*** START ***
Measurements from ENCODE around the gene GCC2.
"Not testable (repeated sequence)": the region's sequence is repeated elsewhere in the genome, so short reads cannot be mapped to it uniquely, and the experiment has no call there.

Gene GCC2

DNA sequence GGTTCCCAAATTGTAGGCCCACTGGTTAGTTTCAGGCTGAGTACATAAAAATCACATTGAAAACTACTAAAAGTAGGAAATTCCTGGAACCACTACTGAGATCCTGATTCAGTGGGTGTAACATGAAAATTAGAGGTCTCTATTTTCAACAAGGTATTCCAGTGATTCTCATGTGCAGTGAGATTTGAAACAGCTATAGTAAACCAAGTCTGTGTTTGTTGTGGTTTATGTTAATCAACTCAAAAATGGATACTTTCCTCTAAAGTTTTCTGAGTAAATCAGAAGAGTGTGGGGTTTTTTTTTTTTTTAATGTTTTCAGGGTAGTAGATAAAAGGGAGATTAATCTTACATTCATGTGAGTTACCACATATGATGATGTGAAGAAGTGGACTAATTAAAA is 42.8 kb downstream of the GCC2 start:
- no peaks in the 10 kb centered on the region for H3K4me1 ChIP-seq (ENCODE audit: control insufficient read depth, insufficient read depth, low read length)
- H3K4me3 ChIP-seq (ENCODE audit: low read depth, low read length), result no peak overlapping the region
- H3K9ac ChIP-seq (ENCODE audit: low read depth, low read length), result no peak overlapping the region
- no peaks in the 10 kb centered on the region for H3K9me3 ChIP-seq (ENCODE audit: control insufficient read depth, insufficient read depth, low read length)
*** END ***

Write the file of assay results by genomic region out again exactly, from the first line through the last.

Measurements from ENCODE around the gene GCC2.
"Not testable (repeated sequence)": the region's sequence is repeated elsewhere in the genome, so short reads cannot be mapped to it uniquely, and the experiment has no call there.

Gene GCC2

DNA sequence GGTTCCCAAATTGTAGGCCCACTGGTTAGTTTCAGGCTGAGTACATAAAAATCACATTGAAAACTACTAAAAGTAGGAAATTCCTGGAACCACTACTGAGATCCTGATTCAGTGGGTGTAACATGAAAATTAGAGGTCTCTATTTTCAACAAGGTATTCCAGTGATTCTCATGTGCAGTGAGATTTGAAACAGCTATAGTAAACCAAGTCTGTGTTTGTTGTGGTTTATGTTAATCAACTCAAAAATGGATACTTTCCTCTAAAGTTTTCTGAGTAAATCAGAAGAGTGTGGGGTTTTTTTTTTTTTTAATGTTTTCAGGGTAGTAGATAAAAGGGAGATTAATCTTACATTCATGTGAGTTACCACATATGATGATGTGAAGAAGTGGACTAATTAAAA is 42.8 kb downstream of the GCC2 start:
- no peaks in the 10 kb centered on the region for H3K4me1 ChIP-seq (ENCODE audit: control insufficient read depth, insufficient read depth, low read length)
- H3K4me3 ChIP-seq (ENCODE audit: low read depth, low read length), result no peak overlapping the region
- H3K9ac ChIP-seq (ENCODE audit: low read depth, low read length), result no peak overlapping the region
- no peaks in the 10 kb centered on the region for H3K9me3 ChIP-seq (ENCODE audit: control insufficient read depth, insufficient read depth, low read length)